Art Periods- Baroque
Baroque period, era in the history of the Western arts roughly coinciding with the 17th century. Its earliest manifestations, which occurred in Italy, date from the latter decades of the 16th century, while in some regions, notably Germany and colonial South America, certain of its culminating achievements did not occur until the 18th century. The work that distinguishes the Baroque period is stylistically complex, even contradictory. In general, however, the desire to evoke emotional states by appealing to the senses, often in dramatic ways, underlies its manifestations. Some of the qualities most frequently associated with the Baroque are grandeur, sensuous richness, drama, vitality, movement, tension, emotional exuberance, and a tendency to blur distinctions between the various arts.
A term used in the literature of the arts with both historical and critical meanings and as both an adjective and a noun. The word has a long, complex and controversial history (it possibly derived from a Portuguese word for a misshapen pearl, and until the late 19th century it was used mainly as a synonym for `absurd’ or `grotesque’), but in English it is now current with three principal meanings.
- Primarily, it designates the dominant style of European art between Mannerism and Rococo. This style originated in Rome and is associated with the Catholic Counter-Reformation, its salient characteristics–overt rhetoric and dynamic movement–being well suited to expressing the self-confidence and proselytizing spirit of the reinvigorated Catholic Church. It is by no means exclusively associated with religious art, however, and aspects of the Baroque can be seen even in works that have nothing to do with emotional display–for example in the dynamic lines of certain Dutch still-life paintings.
- Secondly, it is used as a general label for the period when this style flourished, broadly speaking, the 17th century and in certain areas much of the 18th century. Hence thus phrases as `the age of Baroque’, `Baroque politics’, `Baroque science’, and so on.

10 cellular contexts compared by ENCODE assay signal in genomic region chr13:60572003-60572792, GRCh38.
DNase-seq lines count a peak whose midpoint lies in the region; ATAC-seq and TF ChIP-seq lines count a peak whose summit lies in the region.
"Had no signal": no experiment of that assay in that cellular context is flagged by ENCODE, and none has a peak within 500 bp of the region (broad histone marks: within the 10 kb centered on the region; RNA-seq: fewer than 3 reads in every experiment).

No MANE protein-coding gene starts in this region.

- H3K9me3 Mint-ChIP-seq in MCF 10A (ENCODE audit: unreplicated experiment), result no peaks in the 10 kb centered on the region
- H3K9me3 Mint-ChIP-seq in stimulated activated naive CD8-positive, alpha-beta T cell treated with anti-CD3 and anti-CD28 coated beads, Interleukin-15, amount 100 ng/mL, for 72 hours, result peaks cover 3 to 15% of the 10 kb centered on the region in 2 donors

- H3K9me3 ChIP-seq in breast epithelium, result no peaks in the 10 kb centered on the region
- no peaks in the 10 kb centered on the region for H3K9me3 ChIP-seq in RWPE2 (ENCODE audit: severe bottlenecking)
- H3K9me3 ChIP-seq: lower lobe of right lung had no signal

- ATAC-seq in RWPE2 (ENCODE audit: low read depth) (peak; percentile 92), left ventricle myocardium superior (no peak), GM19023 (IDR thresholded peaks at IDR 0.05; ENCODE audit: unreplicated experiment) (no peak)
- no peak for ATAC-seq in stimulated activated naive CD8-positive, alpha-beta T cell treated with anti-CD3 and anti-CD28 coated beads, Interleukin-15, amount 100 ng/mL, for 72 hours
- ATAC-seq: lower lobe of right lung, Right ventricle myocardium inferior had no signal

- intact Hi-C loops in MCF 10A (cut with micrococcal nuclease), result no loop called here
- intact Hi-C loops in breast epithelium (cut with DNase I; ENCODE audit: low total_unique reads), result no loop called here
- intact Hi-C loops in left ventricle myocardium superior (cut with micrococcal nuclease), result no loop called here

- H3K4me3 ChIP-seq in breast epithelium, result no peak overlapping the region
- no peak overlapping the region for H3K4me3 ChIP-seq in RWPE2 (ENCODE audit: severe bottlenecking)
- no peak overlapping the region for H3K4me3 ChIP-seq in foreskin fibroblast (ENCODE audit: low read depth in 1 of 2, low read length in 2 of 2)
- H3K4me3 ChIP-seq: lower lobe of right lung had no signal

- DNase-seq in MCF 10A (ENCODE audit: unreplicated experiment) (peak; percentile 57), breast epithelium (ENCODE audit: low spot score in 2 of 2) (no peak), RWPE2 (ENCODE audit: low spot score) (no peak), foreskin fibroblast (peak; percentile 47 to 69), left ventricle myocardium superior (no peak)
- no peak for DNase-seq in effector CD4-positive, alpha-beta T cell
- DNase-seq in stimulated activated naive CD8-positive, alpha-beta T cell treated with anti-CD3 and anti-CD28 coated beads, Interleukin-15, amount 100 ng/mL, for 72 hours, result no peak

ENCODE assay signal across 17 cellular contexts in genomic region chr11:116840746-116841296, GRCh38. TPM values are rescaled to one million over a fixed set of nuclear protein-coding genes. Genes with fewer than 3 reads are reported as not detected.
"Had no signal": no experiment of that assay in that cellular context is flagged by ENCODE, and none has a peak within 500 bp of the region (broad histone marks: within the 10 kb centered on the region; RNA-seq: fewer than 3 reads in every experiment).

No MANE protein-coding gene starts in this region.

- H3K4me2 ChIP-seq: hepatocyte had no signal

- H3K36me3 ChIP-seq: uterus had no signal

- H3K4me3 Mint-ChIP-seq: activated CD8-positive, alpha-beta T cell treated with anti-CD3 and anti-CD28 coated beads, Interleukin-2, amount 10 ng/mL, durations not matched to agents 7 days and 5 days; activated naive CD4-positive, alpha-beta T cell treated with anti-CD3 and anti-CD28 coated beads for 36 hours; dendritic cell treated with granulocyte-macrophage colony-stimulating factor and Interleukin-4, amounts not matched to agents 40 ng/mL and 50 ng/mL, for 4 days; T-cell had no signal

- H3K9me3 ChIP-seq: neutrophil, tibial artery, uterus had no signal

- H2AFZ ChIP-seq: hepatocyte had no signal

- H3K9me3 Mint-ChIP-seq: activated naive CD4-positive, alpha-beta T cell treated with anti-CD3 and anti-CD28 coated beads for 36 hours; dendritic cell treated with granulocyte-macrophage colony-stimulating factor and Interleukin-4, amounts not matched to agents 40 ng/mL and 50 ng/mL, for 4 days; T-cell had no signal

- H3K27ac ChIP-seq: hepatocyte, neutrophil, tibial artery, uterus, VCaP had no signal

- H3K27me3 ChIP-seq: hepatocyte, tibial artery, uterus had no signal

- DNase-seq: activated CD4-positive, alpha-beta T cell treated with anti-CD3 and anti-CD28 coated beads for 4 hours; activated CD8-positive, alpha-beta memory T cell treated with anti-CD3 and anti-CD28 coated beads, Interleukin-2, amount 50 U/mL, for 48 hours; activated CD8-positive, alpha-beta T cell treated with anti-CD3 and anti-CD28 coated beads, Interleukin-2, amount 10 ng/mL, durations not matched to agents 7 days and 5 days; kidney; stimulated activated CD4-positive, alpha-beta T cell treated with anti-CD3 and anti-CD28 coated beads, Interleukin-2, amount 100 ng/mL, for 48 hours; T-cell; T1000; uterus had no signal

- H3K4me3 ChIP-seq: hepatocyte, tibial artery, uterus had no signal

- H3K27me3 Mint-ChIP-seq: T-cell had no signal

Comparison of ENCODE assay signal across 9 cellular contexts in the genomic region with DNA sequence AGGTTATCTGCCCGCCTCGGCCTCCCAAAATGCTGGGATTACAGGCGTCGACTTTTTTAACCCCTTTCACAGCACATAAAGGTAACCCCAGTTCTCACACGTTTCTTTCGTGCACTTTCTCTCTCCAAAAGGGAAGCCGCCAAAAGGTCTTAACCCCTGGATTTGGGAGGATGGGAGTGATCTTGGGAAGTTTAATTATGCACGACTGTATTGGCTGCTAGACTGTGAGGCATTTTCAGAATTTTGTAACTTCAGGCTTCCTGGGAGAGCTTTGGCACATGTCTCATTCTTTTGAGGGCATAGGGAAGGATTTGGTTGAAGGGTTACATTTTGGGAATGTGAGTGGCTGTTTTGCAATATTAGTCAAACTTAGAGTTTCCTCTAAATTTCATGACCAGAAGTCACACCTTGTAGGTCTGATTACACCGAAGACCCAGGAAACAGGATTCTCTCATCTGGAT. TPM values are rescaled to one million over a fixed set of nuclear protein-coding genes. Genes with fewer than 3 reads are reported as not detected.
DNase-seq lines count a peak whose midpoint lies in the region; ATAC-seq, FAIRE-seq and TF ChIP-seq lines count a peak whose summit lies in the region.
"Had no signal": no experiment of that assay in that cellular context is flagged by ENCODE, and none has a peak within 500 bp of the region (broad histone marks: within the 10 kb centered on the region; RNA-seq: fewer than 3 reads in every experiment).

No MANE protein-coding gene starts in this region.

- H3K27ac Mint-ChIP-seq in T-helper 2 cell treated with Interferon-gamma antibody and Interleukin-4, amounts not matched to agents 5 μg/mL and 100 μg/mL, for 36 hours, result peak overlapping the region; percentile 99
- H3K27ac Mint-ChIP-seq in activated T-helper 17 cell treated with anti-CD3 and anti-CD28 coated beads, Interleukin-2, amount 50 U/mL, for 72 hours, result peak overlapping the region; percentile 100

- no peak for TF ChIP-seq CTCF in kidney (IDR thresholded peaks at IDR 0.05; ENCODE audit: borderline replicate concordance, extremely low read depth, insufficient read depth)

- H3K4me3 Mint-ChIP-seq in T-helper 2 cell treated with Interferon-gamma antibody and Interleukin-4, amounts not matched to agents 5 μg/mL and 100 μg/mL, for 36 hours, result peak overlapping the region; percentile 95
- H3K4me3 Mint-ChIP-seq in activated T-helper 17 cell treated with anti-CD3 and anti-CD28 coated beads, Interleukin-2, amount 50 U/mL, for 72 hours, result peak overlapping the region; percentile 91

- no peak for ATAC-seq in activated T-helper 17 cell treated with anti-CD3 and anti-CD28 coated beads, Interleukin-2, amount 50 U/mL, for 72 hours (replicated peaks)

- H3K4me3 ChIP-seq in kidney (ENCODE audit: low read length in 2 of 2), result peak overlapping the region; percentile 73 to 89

- Thirdly, the term `Baroque’ (often written without the initial capital) is applied to art of any time or place that shows the qualities of vigorous movement and emotional intensity associated with Baroque art in its primary meaning. Much Hellenistic sculpture could therefore be described as `baroque’.
The older meaning of the word, as a synonym for `capricious’, `overwrought’ or `florid’, still has some currency, but not in serious criticism.
Caravaggio and Annibale Carracci are the two great figures who stand at the head of the Baroque tradition, bringing a new solidity and weightiness to Italian painting, which in the late 16th century has generally been artificial and often convoluted in style. In doing so they looked back to some extent to the dignified and harmonious art of the High Renaissance, but Annibale’s work has an exuberance that is completely his own, and Caravaggio created figures with an unprecedented sense of sheer physical presence. From the Mannerist style the Baroque inherited movement and fervent emotion, and from the Renaissance style solidity and grandeur, fusing the two influences into a new and dynamic whole. The supreme genius of Baroque art was Gianlorenzo Bernini, an artist of boundless energy and the utmost virtuosity, whose work–imbued with total spiritual conviction–dominates the period sometimes called the `High Baroque’ (c. 1625-75). Slightly later, Andrea Pozzo marks the culmination in Italy of the Baroque tendency towards overwhelmingly grandiose display.
In the 17th century, Rome was the artistic capital of Europe, and the baroque style soon spread outwards from it, undergoing modification in each of the countries to which it migrated, as it encountered different tastes and outlooks and merged with local traditions. In some areas it became more extravagant (notably in the fervent religious atmosphere of Spain and Latin America) and in others it was toned down to suit more conservative tastes. In Catholic Flanders it had one of its finest flowerings in the work of Rubens, but in neighbouring Holland, a predominantly Protestant country, the Baroque made comparatively slight inroads; nor did it ever take firm root in England. In France, the Baroque found its greatest expression in the service of the monarchy rather than the church. Louis XIV realized the importance of the arts as a propaganda medium in promoting the idea of his regal glory, and his palace at Versailles–with its grandiose combination of architecture, sculpture, painting, decoration, and (not least) the art of the gardener–represents one of the supreme examples of the Baroque fusion of the arts to create an overwhelmingly impressive whole. (The German term Gesamtkunstwerk–`total work of art’–has been applied to this ideal.) In France, as in other countries, the Baroque style merged imperceptibly with the Rococo style that followed it.